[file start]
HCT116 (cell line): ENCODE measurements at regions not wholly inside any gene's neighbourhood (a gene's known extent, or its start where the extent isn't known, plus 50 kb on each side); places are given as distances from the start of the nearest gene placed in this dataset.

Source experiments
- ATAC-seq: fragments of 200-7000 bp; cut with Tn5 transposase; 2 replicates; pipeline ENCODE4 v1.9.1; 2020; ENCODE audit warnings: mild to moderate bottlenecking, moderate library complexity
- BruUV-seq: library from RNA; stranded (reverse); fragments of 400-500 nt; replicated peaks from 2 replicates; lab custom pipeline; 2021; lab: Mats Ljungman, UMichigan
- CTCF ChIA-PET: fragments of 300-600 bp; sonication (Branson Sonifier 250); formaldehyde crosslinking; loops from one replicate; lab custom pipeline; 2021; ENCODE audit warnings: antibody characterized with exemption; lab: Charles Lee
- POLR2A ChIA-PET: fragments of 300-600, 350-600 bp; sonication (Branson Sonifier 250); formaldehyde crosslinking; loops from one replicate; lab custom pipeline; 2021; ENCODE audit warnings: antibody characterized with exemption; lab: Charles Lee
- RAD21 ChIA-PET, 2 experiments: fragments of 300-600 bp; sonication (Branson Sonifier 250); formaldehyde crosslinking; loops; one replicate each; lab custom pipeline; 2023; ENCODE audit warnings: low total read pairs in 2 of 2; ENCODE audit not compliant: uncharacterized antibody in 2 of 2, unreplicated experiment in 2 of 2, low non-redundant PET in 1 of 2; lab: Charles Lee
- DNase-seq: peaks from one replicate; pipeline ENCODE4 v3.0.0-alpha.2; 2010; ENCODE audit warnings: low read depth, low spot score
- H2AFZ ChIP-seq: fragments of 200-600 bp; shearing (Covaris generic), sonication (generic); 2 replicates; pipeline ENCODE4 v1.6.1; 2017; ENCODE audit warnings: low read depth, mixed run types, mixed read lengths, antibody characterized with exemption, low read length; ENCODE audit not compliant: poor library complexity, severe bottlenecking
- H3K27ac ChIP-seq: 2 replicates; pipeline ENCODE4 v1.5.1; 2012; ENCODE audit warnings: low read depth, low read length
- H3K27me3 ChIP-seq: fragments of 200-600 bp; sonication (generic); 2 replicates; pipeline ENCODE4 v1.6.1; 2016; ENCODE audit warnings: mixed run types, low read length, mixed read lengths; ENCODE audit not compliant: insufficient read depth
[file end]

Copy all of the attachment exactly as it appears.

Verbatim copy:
HCT116 (cell line): ENCODE measurements at regions not wholly inside any gene's neighbourhood (a gene's known extent, or its start where the extent isn't known, plus 50 kb on each side); places are given as distances from the start of the nearest gene placed in this dataset.

Source experiments
- ATAC-seq: fragments of 200-7000 bp; cut with Tn5 transposase; 2 replicates; pipeline ENCODE4 v1.9.1; 2020; ENCODE audit warnings: mild to moderate bottlenecking, moderate library complexity
- BruUV-seq: library from RNA; stranded (reverse); fragments of 400-500 nt; replicated peaks from 2 replicates; lab custom pipeline; 2021; lab: Mats Ljungman, UMichigan
- CTCF ChIA-PET: fragments of 300-600 bp; sonication (Branson Sonifier 250); formaldehyde crosslinking; loops from one replicate; lab custom pipeline; 2021; ENCODE audit warnings: antibody characterized with exemption; lab: Charles Lee
- POLR2A ChIA-PET: fragments of 300-600, 350-600 bp; sonication (Branson Sonifier 250); formaldehyde crosslinking; loops from one replicate; lab custom pipeline; 2021; ENCODE audit warnings: antibody characterized with exemption; lab: Charles Lee
- RAD21 ChIA-PET, 2 experiments: fragments of 300-600 bp; sonication (Branson Sonifier 250); formaldehyde crosslinking; loops; one replicate each; lab custom pipeline; 2023; ENCODE audit warnings: low total read pairs in 2 of 2; ENCODE audit not compliant: uncharacterized antibody in 2 of 2, unreplicated experiment in 2 of 2, low non-redundant PET in 1 of 2; lab: Charles Lee
- DNase-seq: peaks from one replicate; pipeline ENCODE4 v3.0.0-alpha.2; 2010; ENCODE audit warnings: low read depth, low spot score
- H2AFZ ChIP-seq: fragments of 200-600 bp; shearing (Covaris generic), sonication (generic); 2 replicates; pipeline ENCODE4 v1.6.1; 2017; ENCODE audit warnings: low read depth, mixed run types, mixed read lengths, antibody characterized with exemption, low read length; ENCODE audit not compliant: poor library complexity, severe bottlenecking
- H3K27ac ChIP-seq: 2 replicates; pipeline ENCODE4 v1.5.1; 2012; ENCODE audit warnings: low read depth, low read length
- H3K27me3 ChIP-seq: fragments of 200-600 bp; sonication (generic); 2 replicates; pipeline ENCODE4 v1.6.1; 2016; ENCODE audit warnings: mixed run types, low read length, mixed read lengths; ENCODE audit not compliant: insufficient read depth